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Unemployment rate declines to 7.7%

BY Ken Clark

Data released by the U.S. government Friday morning shows the national unemployment rate for February at 7.7%, down from 7.9% in January.

The Bureau of Labor Statistics also reported that total nonfarm payroll employment increased by 236,000 in February, as employment increased in professional and business services, construction and health care.

In the construction arena, employment increased by 48,000. 

Since September, construction employment has risen by 151,000. In the latest month’s figures, job growth was somewhat equally split between residential (+17,000) and nonresidential specialty trade contractors (+15,000). 

The change in total nonfarm payroll employment for December was revised from +196,000 to +219,000, and the change for January was revised from +157,000 to +119,000.

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Lowe’s hires new chief for Mexico

BY Ken Clark

Lowe’s named José Luis Pier Castelló as president/general director of Lowe’s Mexico, effective March 15. He replaces Francisco Fernandez, who has left the company.

Pier Castelló will report to William D. (Doug) Robinson, head of international operations and development.

“José Luis has more than 19 years of experience in both store operations and retail strategy with multinational companies. His demonstrated leadership and retail expertise make him an outstanding fit for the Lowe’s Mexico operation as it continues to grow to best serve the needs of Mexican consumers,” said Robinson.

Pier Castelló has served in leadership roles with retailers, such as 7-Eleven Mexico, where he was chief operating officer, supermarket chain Supermercados Internacionales H.E.B., and Wal-Mart Mexico.

“During his time with Lowe’s, Francisco helped us develop operations from the ground up in Monterrey. We thank him for his leadership and service, and wish him the very best in the next phase of his career,” Robinson added.

Lowe’s entered the home improvement business in Mexico when it opened stores in Monterrey in 2010. Today, the company has five stores located in Monterrey, Saltillo, Hermosillo and Culiacan.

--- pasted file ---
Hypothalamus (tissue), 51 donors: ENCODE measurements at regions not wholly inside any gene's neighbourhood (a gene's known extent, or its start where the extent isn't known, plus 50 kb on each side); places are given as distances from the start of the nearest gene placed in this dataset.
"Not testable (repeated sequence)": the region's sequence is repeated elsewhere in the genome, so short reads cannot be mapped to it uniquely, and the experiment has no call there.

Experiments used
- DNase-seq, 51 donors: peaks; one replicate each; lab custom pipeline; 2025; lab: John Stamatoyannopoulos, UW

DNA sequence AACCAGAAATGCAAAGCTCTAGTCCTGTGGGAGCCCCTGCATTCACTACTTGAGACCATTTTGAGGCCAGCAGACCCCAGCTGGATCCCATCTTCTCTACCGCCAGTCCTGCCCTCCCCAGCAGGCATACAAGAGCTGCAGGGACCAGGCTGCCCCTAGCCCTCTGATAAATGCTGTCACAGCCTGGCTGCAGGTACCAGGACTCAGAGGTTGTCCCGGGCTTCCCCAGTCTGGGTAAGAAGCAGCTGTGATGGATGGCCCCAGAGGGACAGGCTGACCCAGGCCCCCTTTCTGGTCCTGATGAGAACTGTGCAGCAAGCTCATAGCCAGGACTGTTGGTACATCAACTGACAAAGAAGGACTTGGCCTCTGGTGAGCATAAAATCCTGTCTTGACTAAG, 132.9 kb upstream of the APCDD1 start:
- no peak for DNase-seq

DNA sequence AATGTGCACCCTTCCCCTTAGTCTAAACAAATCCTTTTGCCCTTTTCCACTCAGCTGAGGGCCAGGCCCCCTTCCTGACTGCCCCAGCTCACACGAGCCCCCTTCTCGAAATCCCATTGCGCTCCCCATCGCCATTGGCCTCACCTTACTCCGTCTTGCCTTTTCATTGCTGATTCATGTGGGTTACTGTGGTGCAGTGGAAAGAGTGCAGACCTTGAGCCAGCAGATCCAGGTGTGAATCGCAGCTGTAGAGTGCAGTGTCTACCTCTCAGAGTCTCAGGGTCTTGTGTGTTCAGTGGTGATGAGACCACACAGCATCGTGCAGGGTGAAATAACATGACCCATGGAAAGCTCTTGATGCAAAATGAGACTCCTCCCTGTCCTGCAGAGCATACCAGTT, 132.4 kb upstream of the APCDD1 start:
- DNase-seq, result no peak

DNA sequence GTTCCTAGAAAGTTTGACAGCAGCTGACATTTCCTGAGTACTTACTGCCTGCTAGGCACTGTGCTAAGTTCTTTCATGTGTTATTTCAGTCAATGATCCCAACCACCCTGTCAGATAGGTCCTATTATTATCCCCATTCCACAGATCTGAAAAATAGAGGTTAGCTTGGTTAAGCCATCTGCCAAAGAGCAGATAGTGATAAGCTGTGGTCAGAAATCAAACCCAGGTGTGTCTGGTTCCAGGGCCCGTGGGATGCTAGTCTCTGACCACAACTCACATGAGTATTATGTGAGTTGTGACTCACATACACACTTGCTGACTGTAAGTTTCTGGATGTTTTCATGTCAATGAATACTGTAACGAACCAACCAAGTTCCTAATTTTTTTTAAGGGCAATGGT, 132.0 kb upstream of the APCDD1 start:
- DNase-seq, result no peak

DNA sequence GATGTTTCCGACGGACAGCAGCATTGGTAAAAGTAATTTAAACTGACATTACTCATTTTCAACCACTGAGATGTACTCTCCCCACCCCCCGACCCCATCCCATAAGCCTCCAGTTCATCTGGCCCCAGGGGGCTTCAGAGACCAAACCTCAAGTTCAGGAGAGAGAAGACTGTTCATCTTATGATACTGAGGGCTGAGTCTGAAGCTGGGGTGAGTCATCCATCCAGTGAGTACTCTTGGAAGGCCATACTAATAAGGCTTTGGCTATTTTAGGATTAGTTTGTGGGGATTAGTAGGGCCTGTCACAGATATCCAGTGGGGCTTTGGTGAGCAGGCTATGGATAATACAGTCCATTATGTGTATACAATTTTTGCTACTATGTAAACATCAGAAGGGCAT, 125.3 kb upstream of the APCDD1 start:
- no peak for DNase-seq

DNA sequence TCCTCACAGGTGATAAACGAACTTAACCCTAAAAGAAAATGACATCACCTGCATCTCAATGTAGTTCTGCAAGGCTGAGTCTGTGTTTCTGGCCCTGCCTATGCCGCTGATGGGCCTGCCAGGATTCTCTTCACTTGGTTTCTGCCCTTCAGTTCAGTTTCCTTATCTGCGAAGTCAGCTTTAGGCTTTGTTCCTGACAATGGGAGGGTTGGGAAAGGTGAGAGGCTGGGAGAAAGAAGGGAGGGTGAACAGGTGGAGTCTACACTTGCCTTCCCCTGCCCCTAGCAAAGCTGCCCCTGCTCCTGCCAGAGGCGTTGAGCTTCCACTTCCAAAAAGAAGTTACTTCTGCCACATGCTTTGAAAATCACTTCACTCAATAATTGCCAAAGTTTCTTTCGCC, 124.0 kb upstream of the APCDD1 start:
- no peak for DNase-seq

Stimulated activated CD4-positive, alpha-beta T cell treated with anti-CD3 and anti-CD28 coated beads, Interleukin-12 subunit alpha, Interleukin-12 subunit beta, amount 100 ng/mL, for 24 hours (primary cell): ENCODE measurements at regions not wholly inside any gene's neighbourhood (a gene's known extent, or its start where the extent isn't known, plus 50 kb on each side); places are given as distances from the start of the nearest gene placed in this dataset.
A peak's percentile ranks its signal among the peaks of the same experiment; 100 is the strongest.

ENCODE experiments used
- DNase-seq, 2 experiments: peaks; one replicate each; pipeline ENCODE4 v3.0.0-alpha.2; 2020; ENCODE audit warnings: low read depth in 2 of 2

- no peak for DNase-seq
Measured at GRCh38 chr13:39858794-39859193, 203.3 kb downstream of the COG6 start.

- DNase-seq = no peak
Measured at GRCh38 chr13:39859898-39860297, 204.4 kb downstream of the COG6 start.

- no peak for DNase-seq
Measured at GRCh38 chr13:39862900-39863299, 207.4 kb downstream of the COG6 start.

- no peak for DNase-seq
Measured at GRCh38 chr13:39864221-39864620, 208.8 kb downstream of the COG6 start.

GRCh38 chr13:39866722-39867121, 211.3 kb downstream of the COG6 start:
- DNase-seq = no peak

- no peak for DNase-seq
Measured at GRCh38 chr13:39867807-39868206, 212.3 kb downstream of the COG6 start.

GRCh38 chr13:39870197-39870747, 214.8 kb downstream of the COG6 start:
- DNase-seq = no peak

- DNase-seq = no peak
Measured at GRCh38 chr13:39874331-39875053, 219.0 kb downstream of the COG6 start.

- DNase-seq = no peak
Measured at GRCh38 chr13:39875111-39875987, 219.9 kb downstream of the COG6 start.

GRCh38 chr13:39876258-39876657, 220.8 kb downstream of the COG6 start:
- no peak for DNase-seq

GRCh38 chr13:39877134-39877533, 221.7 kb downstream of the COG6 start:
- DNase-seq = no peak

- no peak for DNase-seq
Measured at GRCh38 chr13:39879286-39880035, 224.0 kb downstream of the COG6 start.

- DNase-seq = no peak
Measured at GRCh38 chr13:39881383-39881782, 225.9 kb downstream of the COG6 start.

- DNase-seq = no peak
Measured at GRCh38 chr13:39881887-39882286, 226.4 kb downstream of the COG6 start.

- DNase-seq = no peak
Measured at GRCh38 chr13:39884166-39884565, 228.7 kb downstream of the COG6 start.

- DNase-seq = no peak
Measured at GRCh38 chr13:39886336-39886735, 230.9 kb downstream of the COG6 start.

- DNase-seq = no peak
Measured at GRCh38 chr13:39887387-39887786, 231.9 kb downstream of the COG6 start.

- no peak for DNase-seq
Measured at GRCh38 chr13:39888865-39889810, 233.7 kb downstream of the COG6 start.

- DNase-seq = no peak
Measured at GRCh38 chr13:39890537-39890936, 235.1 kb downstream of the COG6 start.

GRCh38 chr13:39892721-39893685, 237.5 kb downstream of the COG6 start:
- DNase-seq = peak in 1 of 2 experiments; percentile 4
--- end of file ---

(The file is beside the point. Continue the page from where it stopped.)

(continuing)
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Daylight saving time change may increase workplace injuries

BY Roy Maurer

The loss of sleep brought on by the daylight saving time change may increase workplace accidents and injuries, according to researchers.

At 2 a.m. on Sunday, March 10, 2013, most people across the United States set their clocks forward one hour to start daylight saving time (DST), so that evenings have more daylight and mornings have less. Typically, clocks are adjusted forward one hour near the start of spring and are adjusted backward in autumn.

Organizations have developed protocols for dealing with the technological requirements of the time shift, such as adjusting the time in their computer systems and time clocks. However, many employers should be aware of the potential effects on safety caused by the start of DST.

Increase in workplace injuries

The National Sleep Foundation states that it will take most people a few days to adjust to the loss of one hour of sleep. According to a 2009 study published by the Journal of Applied Psychology, losing just an hour of sleep could pose dangerous consequences for those in hazardous work environments.

Using U.S. Department of Labor and Mine Safety and Health Administration data, the study found that the DST switch resulted in U.S. workers getting 40 minutes less sleep, a 5.7% increase in workplace injuries and nearly 68% more workdays lost to injuries.

“We contend that the springtime change is associated with an increase in the number and severity of workplace accidents, especially for those engaged in jobs requiring a high level of attention to detail,” the authors said in a statement. “Studies have shown that lost sleep causes attention levels to drop off.”

Awareness of the increased safety risk may cause employees to exercise extra caution and avoid potentially dangerous accidents and injuries.

The sleep-safety link has led some industries, such as trucking and airlines, to regulate limits on the consecutive hours that truckers can drive or crews can fly without taking a break.

Roy Maurer is an online editor/manager for SHRM. Follow him on Twitter @SHRMRoy.

©2013 SHRM. All rights reserved. 

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